I kept my tone neutral the whole time, but I think what got people’s nipples in a twist (sorry, but you can use that expression if you’re talking about a breast feeding support group) was that I called into question the entire practice of homeopathy.  I didn’t just say the vaccinations were a bad idea, I said look, homeopathy is nonsense, and here are some links for you to read.  And people didn’t like that at all.  I got one email from a woman who said, “Are you crazy?” And then she went on to use a bunch of logical fallacies, like telling me that a lot of people use homeopathy, so it must be valid, and there are even homeopathic hospitals, so who was I to say it didn’t work?

The moderator, when she shut this thread down, gave some general guidelines for discussing controversial topics, and actually I’ve found them quite useful.  As I’ve gotten a little better, over time, at speaking up about skeptical topics, I’ve tried to implement that moderator’s advice, and I’ve come up with a few rules of my own, which I elaborated upon here.  I’ve gone from unfriending people on Facebook to being able to speak civilly and then walk away from a discussion not angry.  Progress!

I guess for some people, questioning alternative medicine in general is just too much.  What I maybe should have stuck with were links to studies that show that these homeopathic vaccinations are inneffective.  And then maybe a little, watered down statement about how “to the best of my understanding” homeopathy in general is a total waste of time and money.  I don’t know.

Here are the studies Mark Crislip found:

Are there any studies or case reports  to support the use of nosodes? As best I can discover there are two clinical trials in animals of nosodes: one in calves that did not show benefit and one in mice that did, and both are in journals too obscure for my library to have subscriptions. There are two cases of fatal polio after receiving homeopathic vaccinations. That is it in Pubmed.  Not a convincing literature for effectiveness.

The proof offered by this homeopath on my mom board was (get ready to be shocked) all self published by some dude, probably writing from his basement.  So all I really had to do was point out the questionable nature of that evidence, which of course, I did.  But changing people’s minds about homeopathy in general?  Maybe too much for the board. 

My point in posting an article like this here is never really to break news.  Homeopathic vaccinations don’t work?  Not really news.  It’s more to contemplate for myself about how to talk to other parents without provoking rage, if that is possible.  How do I live as a person who can’t keep her mouth shut but really hates conflict?  I’m just trying to get better at that, somehow.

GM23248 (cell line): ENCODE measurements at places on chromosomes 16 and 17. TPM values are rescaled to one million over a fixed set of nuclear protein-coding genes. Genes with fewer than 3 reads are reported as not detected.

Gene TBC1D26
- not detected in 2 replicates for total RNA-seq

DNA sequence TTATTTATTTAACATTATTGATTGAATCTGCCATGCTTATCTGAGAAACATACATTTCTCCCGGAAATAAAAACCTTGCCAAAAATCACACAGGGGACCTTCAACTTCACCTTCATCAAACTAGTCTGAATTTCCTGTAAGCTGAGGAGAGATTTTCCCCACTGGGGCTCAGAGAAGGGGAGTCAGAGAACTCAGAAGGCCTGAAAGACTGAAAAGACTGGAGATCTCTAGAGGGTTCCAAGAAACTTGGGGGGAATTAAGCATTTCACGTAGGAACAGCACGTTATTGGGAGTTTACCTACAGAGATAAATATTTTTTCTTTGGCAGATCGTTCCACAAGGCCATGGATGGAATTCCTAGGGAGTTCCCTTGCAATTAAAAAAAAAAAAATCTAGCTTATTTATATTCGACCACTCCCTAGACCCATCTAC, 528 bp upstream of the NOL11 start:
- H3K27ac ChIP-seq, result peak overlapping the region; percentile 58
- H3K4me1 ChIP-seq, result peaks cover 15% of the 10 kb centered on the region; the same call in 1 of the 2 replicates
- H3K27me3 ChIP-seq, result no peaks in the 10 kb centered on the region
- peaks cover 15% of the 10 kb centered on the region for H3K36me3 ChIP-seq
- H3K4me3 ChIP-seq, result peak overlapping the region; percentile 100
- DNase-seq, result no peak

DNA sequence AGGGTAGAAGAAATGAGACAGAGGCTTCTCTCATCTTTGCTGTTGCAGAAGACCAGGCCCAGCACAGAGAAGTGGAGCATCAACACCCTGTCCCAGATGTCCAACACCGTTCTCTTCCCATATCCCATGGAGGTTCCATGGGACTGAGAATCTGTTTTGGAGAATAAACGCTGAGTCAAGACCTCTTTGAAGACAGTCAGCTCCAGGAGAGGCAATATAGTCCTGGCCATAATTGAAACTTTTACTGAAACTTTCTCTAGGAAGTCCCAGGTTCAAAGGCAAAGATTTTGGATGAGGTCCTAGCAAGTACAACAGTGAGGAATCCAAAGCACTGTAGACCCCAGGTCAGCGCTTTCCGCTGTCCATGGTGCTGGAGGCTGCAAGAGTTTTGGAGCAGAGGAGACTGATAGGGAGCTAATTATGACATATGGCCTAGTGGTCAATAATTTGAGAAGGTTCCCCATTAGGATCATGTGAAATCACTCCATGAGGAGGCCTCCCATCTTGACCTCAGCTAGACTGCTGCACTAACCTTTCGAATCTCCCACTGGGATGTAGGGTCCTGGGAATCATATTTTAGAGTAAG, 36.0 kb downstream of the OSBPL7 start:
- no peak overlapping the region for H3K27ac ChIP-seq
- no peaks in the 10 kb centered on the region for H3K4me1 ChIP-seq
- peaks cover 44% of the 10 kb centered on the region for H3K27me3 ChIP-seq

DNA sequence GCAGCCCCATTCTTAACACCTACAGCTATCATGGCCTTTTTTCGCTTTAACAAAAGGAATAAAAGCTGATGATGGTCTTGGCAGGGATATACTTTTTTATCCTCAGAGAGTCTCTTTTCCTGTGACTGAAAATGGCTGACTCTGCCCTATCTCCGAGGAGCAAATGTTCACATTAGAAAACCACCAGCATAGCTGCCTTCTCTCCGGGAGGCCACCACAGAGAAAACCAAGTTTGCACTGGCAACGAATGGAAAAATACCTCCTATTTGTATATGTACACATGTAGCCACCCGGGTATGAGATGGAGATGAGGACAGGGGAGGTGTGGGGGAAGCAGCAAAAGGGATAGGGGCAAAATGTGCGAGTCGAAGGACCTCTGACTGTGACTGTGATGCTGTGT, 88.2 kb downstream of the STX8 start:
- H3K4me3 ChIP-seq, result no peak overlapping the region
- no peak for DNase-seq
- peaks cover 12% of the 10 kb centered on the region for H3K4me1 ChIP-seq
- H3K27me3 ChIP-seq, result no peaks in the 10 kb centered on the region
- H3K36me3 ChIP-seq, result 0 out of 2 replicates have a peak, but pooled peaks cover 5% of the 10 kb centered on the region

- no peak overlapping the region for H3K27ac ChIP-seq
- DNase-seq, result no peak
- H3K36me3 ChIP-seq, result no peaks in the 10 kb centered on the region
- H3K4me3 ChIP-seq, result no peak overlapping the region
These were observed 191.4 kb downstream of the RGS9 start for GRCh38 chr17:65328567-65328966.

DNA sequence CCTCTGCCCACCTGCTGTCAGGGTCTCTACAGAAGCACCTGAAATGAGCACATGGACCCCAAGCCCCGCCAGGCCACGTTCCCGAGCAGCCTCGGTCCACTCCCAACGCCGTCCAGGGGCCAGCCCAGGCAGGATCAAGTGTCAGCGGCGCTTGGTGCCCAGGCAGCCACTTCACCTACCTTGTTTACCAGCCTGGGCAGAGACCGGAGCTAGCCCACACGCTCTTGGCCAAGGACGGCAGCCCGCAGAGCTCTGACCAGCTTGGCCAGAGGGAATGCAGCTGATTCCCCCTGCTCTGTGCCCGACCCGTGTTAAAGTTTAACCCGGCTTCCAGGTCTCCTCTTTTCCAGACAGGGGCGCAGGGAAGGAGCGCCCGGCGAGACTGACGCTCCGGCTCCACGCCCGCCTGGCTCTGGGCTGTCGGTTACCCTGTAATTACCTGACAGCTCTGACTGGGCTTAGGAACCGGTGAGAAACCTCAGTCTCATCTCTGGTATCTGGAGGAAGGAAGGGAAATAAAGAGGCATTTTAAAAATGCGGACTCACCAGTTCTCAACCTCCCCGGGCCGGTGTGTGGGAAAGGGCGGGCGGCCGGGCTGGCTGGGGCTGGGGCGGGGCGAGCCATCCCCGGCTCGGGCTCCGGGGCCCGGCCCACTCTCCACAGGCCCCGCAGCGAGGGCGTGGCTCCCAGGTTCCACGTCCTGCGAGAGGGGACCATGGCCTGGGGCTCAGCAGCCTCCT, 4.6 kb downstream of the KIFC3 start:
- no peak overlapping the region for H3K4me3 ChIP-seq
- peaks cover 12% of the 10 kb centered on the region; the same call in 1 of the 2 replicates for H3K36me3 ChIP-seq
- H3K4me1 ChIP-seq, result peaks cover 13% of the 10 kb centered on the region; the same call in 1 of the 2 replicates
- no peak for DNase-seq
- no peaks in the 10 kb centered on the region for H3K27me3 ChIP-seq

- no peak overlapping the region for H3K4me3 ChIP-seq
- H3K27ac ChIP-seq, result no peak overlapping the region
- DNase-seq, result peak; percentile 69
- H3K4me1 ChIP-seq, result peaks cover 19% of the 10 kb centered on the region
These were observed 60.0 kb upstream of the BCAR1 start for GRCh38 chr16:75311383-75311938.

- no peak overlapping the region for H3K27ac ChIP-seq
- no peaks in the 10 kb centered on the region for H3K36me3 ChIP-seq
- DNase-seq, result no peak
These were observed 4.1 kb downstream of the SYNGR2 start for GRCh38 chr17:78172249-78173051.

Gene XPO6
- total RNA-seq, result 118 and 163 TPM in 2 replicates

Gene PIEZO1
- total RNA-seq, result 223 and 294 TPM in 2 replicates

My Pertussis Paranoia

November 4, 2010

Once upon a time I was a professional who went to work every day with a jacket and a little floppy tie. I did battle with second order differential equations, multiple computers with various quirks (like the VAX), varying data for parameter studies and working in a large bullpen room full of engineers like myself. That was back when I was intelligent, before I had kids. Little did I know what I was to expect. Read the rest of this entry »

Post Halloween Pox

November 1, 2010

I hope everyone had a good Halloween.  Now it is time to gear up for the end of the year holidays.  I have a tale of a memorable November a while ago.  First let us start with a picture of MathMan in his Red Ranger costume that I made when he was four years old:

Healthy looking but infectious!

Isn’t he adorable?  His big brother was the Blue Ranger, and I put little white felt cutouts on their baby sister’s pink onesie to turn her into the Pink Ranger.  Halloween was very busy with a visit to the grandparents and then going trick or treating at the local mall (and hitting up some of the neighbors).

Then we found something out the next day… Read the rest of this entry »

Dang Amy, Tell Me How You Really Feel!

October 24, 2010

Amy Tuteur has a great post about “Pseudo-knowledge” up on her blog.  She goes to town on vaccine rejectionists, alternative medicine advocates, and home birth advocates for getting their information on the internet but having no actual medical knowledge.

It is certainly true that advocates of alternative health have often done a great deal of reading. And it is true that they have learned lots of new things. But what they fail to understand is that they have acquired pseudo-knowledge. It has the appearance of real knowledge; it uses lots of big words, and it often includes a list of scientific citations. There’s just one teensy problem; it’s not true.

The appearance of real knowledge is what can trip a lot of us up.  It’s what made me consider the alternate vaccine schedule at one point.  Since none of us on this blog are scientists or doctors, it is obviously somewhat ironic to post this next quote from Amy’s article here, but here goes:

The truth about health education is both simple and stark. You cannot be educated about any aspect of health without reading and understanding scientific textbooks and the scientific literature. Period!

Don’t waste your time perusing the internet. Unless you are willing to confirm what you read on the internet by reading the scientific literature, you can’t be sure you’ve learned anything.

So, yeah, it’s sort of funny that Dr. Amy is telling people to stop wasting time reading health advice on the internet…but she’s giving this advice on the internet.

Don’t bother to tell the rest of us that you are “educated” because you’ve demonstrated nothing more than your gullibility. You haven’t acquired knowledge, you’ve acquired pseudo-knowledge, and it marks you as a fool.

While I love this statement, I also don’t quite think that believing these kinds of things marks you as a “fool.”  Gullible, maybe, but it’s easy to be fooled.  It is embarrassing to hear anti-vaccine folks talk and repeat the same misguided statements.  Sadly, I hear this kind of talk too often where I live, and now our pertussis epidemic may be the outcome of this ignorance, which continues to be passed on through the grapevine and on the internet and in the parks in my neighborhood.

But I do remember being fooled and scared by this kind of talk.  The vaccination rates are most down in LA among people just like me–the well educated and slightly suspicious of authority.  We’re the target audience for the anti-vaxers.  The pseudo-knowledge sounds pretty impressive to us, and that is the problem.

Boulder Public Library Speaker

October 3, 2010

Look who is coming to Boulder, CO!

WHO: Dr. Andrew J. Wakefield WHAT: Speaking in Boulder WHERE: Boulder Public Library Auditorium (on Arapahoe between Broadway and 9th Street) WHEN: October 20, 2010, 6:00 pm, Free


Oh Deer!
Read the rest of this entry »